gzip compression wordpress website
My optimal settings for Cache Handling. You may want to play around with these settings

Lifetime. By setting this to the origin controlled, Stackpath honors the cache-control headers from the origin server.

Query String Control. Determine how you want StackPath to treat URLs that have a query string portion a “?” followed by a series of keyword/value pairs represented by “&x=y”.

Gzip Compression. Enable this to reduce the file size of your text-type content, which will improve delivery speeds. I set my compression level to 4.

Content Availability. Enable this to keep content in cache beyond its expiration time in case we can’t reach your origin. StackPath checks the origin to see if the file is there, then updates it. If not, then the expired asset is served from cache.

Vary Header. Vary is an HTTP response header that allows distinct variations of the same content to be cached using the same URL. The content is selected based on the value of the specified request header, to ensure the right content is served to the right place.

When enabled, the vary header option allows the StackPath CDN to follow your origin server’s vary header when making origin pull requests. When disabled, the CDN will ignore the header when making origin pull requests.

Client Browser Policy

browser caching http2
My optimal settings for Client Browser Policy. I usually recommend a shorter Cache TTL, especially on a website that’s updated frequently. You may to want play around with these options, as scenarios may vary.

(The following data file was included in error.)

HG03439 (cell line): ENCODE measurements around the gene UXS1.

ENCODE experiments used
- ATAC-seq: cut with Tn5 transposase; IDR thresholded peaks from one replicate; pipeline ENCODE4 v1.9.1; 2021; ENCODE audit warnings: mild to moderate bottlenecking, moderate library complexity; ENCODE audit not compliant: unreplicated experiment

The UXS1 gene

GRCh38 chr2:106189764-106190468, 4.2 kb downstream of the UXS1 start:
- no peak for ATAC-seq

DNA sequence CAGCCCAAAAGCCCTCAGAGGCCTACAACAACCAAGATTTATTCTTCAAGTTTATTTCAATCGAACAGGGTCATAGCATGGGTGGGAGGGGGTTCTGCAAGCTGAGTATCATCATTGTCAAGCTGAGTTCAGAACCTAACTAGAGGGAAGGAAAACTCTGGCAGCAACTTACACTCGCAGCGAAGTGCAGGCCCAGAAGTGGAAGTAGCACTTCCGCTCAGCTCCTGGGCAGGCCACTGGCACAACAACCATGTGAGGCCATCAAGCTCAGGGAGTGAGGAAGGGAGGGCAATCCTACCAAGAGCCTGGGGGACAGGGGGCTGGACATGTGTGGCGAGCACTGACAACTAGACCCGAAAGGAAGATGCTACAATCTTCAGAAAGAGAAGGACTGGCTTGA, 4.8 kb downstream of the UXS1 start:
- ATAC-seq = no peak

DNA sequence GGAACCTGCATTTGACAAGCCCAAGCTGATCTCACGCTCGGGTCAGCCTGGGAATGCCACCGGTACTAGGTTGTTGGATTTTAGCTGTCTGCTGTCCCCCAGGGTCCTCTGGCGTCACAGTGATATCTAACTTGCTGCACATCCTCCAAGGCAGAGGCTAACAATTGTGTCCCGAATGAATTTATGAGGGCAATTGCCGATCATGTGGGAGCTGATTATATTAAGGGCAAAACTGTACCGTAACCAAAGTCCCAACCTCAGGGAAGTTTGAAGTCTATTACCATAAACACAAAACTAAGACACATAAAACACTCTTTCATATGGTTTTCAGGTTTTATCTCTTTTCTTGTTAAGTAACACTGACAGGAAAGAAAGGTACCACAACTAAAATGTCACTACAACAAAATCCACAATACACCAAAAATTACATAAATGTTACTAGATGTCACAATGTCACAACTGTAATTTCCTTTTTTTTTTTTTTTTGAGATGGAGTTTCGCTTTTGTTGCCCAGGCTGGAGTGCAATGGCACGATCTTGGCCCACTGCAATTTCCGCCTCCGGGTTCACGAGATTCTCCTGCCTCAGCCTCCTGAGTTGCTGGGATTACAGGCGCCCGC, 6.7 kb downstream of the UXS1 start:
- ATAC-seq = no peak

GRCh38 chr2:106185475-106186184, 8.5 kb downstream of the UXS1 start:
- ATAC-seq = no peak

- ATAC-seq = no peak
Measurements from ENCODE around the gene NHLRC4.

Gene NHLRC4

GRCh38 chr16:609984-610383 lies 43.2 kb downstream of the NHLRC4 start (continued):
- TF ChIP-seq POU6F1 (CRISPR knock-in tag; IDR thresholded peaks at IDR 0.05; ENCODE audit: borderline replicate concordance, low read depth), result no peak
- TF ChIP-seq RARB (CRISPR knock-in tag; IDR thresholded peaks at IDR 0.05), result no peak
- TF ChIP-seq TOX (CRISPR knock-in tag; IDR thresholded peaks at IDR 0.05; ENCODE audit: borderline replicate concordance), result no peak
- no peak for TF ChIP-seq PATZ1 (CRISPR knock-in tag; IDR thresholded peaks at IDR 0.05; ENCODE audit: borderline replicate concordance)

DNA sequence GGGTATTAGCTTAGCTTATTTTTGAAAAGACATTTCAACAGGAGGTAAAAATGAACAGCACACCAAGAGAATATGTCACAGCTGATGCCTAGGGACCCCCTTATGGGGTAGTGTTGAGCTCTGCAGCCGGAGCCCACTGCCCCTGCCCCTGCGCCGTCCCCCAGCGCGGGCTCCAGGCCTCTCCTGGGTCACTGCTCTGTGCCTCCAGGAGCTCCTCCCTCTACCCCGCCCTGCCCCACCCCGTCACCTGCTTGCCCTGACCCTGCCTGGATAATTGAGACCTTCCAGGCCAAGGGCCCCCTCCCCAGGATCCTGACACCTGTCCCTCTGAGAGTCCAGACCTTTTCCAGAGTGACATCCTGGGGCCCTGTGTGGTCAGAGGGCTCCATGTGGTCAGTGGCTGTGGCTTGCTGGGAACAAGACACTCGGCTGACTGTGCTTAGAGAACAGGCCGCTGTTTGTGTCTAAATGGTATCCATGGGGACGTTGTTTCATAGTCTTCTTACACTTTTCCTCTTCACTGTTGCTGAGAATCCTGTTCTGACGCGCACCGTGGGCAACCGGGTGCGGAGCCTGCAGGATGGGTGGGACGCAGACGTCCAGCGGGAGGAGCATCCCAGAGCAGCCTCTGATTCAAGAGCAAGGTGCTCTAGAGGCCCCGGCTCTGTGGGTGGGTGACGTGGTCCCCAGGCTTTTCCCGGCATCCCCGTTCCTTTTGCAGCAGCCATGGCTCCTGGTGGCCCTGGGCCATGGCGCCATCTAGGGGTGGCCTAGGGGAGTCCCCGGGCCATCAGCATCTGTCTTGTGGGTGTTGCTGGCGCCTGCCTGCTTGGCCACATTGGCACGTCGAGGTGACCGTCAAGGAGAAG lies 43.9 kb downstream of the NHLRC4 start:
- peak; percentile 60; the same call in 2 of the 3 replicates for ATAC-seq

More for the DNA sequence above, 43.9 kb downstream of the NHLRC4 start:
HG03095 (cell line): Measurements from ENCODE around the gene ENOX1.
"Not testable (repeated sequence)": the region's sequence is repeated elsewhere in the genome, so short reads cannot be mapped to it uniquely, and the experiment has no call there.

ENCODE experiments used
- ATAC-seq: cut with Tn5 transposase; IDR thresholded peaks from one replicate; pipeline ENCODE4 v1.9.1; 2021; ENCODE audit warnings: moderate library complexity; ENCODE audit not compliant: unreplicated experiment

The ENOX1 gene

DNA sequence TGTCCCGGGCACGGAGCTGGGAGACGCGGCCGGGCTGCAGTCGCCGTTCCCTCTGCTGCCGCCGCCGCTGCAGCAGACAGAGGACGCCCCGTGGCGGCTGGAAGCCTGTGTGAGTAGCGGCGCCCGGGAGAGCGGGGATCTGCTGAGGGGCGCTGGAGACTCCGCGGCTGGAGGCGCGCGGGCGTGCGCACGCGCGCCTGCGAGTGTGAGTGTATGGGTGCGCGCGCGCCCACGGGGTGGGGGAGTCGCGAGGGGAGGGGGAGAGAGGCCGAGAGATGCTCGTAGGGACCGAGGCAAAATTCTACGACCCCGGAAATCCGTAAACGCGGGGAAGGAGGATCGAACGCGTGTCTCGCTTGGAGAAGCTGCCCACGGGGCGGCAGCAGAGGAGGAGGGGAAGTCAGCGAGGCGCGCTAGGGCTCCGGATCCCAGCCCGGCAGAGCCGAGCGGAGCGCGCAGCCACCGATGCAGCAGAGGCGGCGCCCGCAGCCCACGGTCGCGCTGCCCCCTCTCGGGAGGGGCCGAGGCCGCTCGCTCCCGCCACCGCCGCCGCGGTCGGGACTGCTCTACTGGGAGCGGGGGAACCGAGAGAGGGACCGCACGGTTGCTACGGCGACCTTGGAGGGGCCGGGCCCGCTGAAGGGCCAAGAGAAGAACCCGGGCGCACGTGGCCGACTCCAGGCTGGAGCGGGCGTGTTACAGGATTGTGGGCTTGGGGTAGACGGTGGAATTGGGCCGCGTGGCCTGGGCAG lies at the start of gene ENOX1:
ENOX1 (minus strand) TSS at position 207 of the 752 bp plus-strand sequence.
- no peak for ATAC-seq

Browser Cache TTL. Set the length of time that client browsers use to locally cache your content, or defer to the value passed by your origin. How short or long a TTL is can be based on a number of factors, and 24 hours is often recommended. The higher the TTL, the less frequently caching name servers need to query authoritative name servers. The lower the TTL, the sooner the cached record expires. This allows queries for the records to occur more frequently.

CORS Header Support. For security reasons, web browsers will prevent Javascript code from making requests to a different origin (e.g. different domain) than the one it’s hosted on (e.g. requests from to will get blocked). 

Cross-Origin Resource Sharing (CORS) is a mechanism that uses additional HTTP headers to tell a browser to let a web application running at one origin (domain) have permission to access selected resources from a server at a different origin.

Enabling this feature will send an “Access-Control-Allow-Origin: *” header in the response which will indicate to the client browser which client origins will be allowed to access a resource.